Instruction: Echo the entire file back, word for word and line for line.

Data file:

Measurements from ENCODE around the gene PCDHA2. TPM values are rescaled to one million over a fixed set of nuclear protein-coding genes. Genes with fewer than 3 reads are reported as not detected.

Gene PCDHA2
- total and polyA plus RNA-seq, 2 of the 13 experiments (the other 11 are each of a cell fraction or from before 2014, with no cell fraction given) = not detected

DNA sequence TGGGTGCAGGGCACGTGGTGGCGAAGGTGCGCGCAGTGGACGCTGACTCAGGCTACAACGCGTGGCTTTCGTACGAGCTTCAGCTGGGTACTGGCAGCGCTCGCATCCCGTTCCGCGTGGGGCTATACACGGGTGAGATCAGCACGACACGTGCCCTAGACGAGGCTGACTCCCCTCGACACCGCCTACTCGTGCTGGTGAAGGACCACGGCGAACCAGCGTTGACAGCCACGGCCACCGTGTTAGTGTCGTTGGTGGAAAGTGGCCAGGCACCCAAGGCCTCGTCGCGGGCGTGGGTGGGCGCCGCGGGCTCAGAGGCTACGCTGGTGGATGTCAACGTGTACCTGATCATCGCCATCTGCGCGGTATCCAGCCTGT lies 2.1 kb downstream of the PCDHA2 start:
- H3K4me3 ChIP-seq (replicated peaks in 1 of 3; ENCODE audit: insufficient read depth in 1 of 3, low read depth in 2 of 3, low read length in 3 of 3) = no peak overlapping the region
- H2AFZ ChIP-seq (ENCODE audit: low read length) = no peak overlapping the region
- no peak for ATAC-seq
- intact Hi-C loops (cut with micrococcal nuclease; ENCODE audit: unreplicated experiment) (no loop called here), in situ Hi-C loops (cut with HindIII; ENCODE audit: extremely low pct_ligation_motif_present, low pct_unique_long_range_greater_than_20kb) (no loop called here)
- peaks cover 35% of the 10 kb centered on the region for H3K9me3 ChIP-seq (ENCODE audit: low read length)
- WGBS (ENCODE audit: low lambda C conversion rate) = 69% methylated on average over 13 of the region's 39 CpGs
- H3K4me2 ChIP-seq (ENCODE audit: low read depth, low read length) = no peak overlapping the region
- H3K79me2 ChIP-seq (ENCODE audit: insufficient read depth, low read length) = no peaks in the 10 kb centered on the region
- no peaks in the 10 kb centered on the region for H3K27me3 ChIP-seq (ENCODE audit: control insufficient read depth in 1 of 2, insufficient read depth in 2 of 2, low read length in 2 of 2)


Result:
Measurements from ENCODE around the gene PCDHA2. TPM values are rescaled to one million over a fixed set of nuclear protein-coding genes. Genes with fewer than 3 reads are reported as not detected.

Gene PCDHA2
- total and polyA plus RNA-seq, 2 of the 13 experiments (the other 11 are each of a cell fraction or from before 2014, with no cell fraction given) = not detected

DNA sequence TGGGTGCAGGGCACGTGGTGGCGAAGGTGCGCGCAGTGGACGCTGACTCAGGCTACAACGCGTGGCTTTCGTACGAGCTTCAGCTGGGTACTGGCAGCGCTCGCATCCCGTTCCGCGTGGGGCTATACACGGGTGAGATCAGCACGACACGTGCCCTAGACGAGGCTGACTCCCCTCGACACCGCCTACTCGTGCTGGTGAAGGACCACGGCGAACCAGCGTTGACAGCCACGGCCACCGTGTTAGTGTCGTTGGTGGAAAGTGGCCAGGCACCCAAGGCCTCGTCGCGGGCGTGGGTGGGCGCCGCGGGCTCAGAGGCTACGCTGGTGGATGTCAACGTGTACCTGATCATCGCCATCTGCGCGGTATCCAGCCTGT lies 2.1 kb downstream of the PCDHA2 start:
- H3K4me3 ChIP-seq (replicated peaks in 1 of 3; ENCODE audit: insufficient read depth in 1 of 3, low read depth in 2 of 3, low read length in 3 of 3) = no peak overlapping the region
- H2AFZ ChIP-seq (ENCODE audit: low read length) = no peak overlapping the region
- no peak for ATAC-seq
- intact Hi-C loops (cut with micrococcal nuclease; ENCODE audit: unreplicated experiment) (no loop called here), in situ Hi-C loops (cut with HindIII; ENCODE audit: extremely low pct_ligation_motif_present, low pct_unique_long_range_greater_than_20kb) (no loop called here)
- peaks cover 35% of the 10 kb centered on the region for H3K9me3 ChIP-seq (ENCODE audit: low read length)
- WGBS (ENCODE audit: low lambda C conversion rate) = 69% methylated on average over 13 of the region's 39 CpGs
- H3K4me2 ChIP-seq (ENCODE audit: low read depth, low read length) = no peak overlapping the region
- H3K79me2 ChIP-seq (ENCODE audit: insufficient read depth, low read length) = no peaks in the 10 kb centered on the region
- no peaks in the 10 kb centered on the region for H3K27me3 ChIP-seq (ENCODE audit: control insufficient read depth in 1 of 2, insufficient read depth in 2 of 2, low read length in 2 of 2)